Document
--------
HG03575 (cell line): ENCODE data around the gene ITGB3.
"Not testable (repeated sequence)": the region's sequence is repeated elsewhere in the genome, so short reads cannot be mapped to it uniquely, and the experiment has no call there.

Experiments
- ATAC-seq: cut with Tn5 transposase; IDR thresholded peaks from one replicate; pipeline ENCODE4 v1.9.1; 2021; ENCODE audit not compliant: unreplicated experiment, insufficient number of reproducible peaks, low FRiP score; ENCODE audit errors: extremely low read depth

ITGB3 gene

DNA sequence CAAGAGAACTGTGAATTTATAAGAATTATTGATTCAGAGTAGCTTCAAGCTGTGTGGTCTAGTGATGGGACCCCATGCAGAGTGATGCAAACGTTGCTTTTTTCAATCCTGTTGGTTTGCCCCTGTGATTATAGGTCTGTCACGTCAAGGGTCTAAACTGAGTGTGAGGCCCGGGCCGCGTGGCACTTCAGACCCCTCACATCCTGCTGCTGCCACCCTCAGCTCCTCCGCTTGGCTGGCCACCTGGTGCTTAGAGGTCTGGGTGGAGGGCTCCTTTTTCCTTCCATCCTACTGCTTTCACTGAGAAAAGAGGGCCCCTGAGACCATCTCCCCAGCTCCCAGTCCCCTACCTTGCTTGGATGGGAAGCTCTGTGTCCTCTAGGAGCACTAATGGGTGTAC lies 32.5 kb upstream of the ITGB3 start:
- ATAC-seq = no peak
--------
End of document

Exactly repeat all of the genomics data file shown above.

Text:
HG03575 (cell line): ENCODE data around the gene ITGB3.
"Not testable (repeated sequence)": the region's sequence is repeated elsewhere in the genome, so short reads cannot be mapped to it uniquely, and the experiment has no call there.

Experiments
- ATAC-seq: cut with Tn5 transposase; IDR thresholded peaks from one replicate; pipeline ENCODE4 v1.9.1; 2021; ENCODE audit not compliant: unreplicated experiment, insufficient number of reproducible peaks, low FRiP score; ENCODE audit errors: extremely low read depth

ITGB3 gene

DNA sequence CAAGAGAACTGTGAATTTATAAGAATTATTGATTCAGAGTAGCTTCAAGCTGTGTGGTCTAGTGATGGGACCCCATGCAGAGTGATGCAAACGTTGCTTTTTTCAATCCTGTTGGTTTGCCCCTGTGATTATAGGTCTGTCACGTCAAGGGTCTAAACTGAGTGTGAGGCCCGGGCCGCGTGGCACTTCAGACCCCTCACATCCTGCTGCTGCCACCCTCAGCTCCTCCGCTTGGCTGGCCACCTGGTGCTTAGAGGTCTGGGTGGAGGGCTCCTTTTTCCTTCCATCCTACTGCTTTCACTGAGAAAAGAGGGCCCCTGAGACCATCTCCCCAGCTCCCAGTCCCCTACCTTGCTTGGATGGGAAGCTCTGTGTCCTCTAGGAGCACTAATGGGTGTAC lies 32.5 kb upstream of the ITGB3 start:
- ATAC-seq = no peak